Saturday, August 10, 2013
Henna Traditions and Symbolism

Because henna is part of many cultural traditions accross many regions there are a number of symbols used within the art and each have various meanings and uses.
Here are some of the more popular symbols and blessings used within mehndi art:

Palm decoration ~ designs invoke images of opening and offering (usually sun, flower, mandala)
Back of hand decoration ~ acts as a shield-closing, defending, clenching-symbolizing protection.
Right hand ~ Male, Projective
Left hand ~ Female, Receptive
Feet ~ The feet are recognized as a point of divine contact, considered a holy junction,
where Human being and Earth meet.

Peacocks ~ beauty
Swans ~ success
Birds ~ messengers (between heaven and earth)
Butterflies ~ transformation
Parrots ~ messengers of love
Dragonflies ~ rebirth
Fishes ~ a womans eyes
Scorpian ~ love and romance, its sting is analogous to Cupid's arrow while being stung produces the same effects as being in love - glittering eyes, breathless, heat and feverish
Flowers ~ joy and happiness
Vines and leaves ~ longevity, devotion, perseverance, entwined lives and vitality
Lizards and snakes ~ seekers of enlightenment
Tortoise ~ Protection and fertility
Lotus Blossom ~ the light within / the awakening of the human soul. Grace, beauty, creativity, sensuality, femininity, and purity.
Sahasrara ~ thousand-petal lotus ~ uniting the soul with the 'Divine Source'
Sun, Moon,and Stars ~ deep and lasting love between lovers/partners
Paiselys ~ represent fertility and good luck
Eye ~ said to mirror back the 'Evil Eye'
The bud ~ signifying new growth especially at the end of a drought, and thus represent new life, fertility and joy - or as a metaphor in bridal mehndi to symbolise the start of a new love and a new life.
ZigZag ~ this symbol means "rain" and represents fertility and abundance.
The game (chess board) ~ an ancient symbol which, in different variants, represents happiness and joyful moments.
Ripples ~ represent running water, which purifies and brings life. Also symbolising human emotion.
Square ~ magical, used to heal and protect the sick.

resource :

  • On the palm: typically mandalas, flowers, or the sun. Evokes offering and opening
  • Right hand: projective, masculine
  • Left hand: receptive, feminine
  • Back of the hand: defending, closing, symbolizes protection
  • Feet: recognized as a holy intersection divine contact point where mother earth and humans meet
  • Right eye: male power, sun
  • Left eye: female power, moon
  • Adjoined lines: symbolizes life’s duality
  • Downwards triangle: passive feminine water symbol and grace coming down from heaven
  • Triangle: active masculine fire symbol and grace going up to heaven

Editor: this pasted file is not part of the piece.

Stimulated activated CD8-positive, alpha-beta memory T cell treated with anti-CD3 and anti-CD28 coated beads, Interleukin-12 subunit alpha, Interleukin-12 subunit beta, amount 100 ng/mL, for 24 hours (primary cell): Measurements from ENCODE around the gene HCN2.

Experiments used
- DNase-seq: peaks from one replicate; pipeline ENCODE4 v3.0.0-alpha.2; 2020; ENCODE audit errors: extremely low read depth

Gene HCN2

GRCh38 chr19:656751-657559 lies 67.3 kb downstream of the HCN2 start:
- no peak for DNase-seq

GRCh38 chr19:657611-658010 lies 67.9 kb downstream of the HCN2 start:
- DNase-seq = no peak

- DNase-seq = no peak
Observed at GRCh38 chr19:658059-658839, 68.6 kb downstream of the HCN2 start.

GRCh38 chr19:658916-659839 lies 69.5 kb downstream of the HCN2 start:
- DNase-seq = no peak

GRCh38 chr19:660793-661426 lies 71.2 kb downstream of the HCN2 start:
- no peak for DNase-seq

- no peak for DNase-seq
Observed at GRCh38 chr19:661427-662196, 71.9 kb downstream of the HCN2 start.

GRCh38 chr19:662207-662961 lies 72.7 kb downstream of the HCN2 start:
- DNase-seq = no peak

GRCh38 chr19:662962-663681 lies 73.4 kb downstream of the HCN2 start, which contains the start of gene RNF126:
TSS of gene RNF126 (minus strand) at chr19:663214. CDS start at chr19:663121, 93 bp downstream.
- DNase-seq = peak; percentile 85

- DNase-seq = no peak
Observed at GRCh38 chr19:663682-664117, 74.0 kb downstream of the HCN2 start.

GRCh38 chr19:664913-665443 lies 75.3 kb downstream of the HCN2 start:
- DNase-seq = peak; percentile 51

• Stars: hope and divinity
  • 5 pointed star: the 5 elements of heaven, air, earth, water, and fire
  • Diamond: enlightenment
  • Square: shelter, honesty, and permanence. Also symbolizes healing and protection of the afflicted
  • Cross: considered a cosmic symbol
  • Octagon: protection
  • Crescent moon: a newborn baby
  • Circle: wholeness, unity, and totality
  • Palm branches: fertility
  • Peacocks: passion, desire, and love
  • Lotus blossom: womanhood, cleanliness, purity, tree of life, chastity, the light inside us all, the soul awakening, sensuality, grace, creativity
  • Paisleys: virginity, beauty, good fortune
  • Butterfly: metamorphosis, transformation
  • Swan: success
  • Birds: messengers between the earth and heaven
  • Dragonfly: rebirth
  • Parrots: love messengers
  • Fishes: eyes of a woman
  • Flowers: happiness, joy
  • Scorpion: romance, passion, and love. A scorpion’s sting is said to be similar to the effects of Cupid’s arrow such that people in love feel feverish and breathless
  • Leaves and vines: vitality, perseverance, devotion, longevity, and lives entwined
  • Snakes and lizards: enlightenment seekers
  • Tortoises: fertility and protection
  • Thousand petal lotus blossoms: the soul uniting with the divine, light Sahasrara
  • Buds: symbolizes fertility, new life, and rebirth
  • Ripples: symbolizes emotion and flowing / running water for bringing life and purification
  • Stars, moon, and sun: connotes the enduring and deep love between life partners / lovers
  • Chessboard / game: comes in a host of variants as with mandalas. An ancient symbol representing life’s joyful and happy moments
  • Zigzags: represents abundance and fertility and symbolizes rain
resource :

Symbolism in Tantric Philosophy
Point (Bindu)- The Supreme Reality
Seed (Bija)- The mysterious matrix in which everything emanates and merges.